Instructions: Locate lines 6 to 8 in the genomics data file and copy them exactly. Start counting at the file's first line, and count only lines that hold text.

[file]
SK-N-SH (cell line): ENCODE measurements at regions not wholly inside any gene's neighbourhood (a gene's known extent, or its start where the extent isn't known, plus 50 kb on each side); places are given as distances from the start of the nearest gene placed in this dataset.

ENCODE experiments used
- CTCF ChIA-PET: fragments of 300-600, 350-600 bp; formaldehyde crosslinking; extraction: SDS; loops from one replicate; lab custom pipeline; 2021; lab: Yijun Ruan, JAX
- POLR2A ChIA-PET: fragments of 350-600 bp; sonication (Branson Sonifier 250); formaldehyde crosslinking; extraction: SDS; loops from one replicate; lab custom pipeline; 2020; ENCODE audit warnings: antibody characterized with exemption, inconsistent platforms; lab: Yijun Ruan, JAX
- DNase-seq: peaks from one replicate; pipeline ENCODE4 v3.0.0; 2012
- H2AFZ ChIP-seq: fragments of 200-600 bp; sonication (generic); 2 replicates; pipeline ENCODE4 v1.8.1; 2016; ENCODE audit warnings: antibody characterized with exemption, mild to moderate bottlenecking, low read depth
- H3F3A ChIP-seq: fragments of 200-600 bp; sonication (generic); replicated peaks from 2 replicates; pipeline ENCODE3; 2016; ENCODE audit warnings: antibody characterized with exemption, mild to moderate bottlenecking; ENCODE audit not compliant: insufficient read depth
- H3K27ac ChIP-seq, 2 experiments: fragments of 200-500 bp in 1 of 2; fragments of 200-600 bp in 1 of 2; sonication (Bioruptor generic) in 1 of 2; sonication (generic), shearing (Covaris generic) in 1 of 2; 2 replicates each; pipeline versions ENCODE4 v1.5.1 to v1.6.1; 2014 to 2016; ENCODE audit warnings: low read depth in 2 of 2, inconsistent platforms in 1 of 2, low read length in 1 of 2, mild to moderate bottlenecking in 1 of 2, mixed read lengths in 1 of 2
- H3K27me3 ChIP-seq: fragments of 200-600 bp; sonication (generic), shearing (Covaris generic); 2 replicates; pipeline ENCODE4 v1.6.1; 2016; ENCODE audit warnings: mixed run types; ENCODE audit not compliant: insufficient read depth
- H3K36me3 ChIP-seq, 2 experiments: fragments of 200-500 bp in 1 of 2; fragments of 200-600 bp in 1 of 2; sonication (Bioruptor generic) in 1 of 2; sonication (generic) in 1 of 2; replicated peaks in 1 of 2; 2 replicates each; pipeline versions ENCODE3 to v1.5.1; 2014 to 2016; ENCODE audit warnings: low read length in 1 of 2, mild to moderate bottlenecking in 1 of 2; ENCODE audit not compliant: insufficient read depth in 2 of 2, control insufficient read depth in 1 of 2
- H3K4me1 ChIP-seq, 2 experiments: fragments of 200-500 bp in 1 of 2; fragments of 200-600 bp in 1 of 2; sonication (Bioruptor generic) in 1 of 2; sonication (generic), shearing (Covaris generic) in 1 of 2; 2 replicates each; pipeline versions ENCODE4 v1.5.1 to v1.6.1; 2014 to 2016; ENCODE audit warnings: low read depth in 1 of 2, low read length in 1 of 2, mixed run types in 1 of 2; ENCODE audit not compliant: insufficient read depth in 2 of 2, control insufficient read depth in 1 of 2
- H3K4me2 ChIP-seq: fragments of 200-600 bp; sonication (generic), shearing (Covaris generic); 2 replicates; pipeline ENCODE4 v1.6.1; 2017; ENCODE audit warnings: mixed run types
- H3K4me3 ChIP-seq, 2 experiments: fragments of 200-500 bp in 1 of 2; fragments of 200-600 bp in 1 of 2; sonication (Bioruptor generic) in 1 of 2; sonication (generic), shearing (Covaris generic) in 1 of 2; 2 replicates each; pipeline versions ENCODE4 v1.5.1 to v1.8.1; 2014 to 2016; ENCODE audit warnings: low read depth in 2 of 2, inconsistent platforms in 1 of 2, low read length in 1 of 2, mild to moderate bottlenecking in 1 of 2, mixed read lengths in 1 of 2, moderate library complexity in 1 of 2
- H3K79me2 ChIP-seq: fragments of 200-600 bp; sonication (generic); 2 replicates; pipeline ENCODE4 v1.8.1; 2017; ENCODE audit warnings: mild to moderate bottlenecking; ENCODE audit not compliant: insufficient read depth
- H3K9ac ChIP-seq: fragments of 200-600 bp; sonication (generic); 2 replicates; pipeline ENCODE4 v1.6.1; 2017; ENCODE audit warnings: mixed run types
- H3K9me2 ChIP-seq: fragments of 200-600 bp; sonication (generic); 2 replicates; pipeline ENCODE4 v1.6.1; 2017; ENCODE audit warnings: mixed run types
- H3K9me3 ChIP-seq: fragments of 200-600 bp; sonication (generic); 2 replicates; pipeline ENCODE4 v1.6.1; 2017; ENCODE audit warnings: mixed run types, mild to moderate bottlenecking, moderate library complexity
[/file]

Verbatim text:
- H2AFZ ChIP-seq: fragments of 200-600 bp; sonication (generic); 2 replicates; pipeline ENCODE4 v1.8.1; 2016; ENCODE audit warnings: antibody characterized with exemption, mild to moderate bottlenecking, low read depth
- H3F3A ChIP-seq: fragments of 200-600 bp; sonication (generic); replicated peaks from 2 replicates; pipeline ENCODE3; 2016; ENCODE audit warnings: antibody characterized with exemption, mild to moderate bottlenecking; ENCODE audit not compliant: insufficient read depth
- H3K27ac ChIP-seq, 2 experiments: fragments of 200-500 bp in 1 of 2; fragments of 200-600 bp in 1 of 2; sonication (Bioruptor generic) in 1 of 2; sonication (generic), shearing (Covaris generic) in 1 of 2; 2 replicates each; pipeline versions ENCODE4 v1.5.1 to v1.6.1; 2014 to 2016; ENCODE audit warnings: low read depth in 2 of 2, inconsistent platforms in 1 of 2, low read length in 1 of 2, mild to moderate bottlenecking in 1 of 2, mixed read lengths in 1 of 2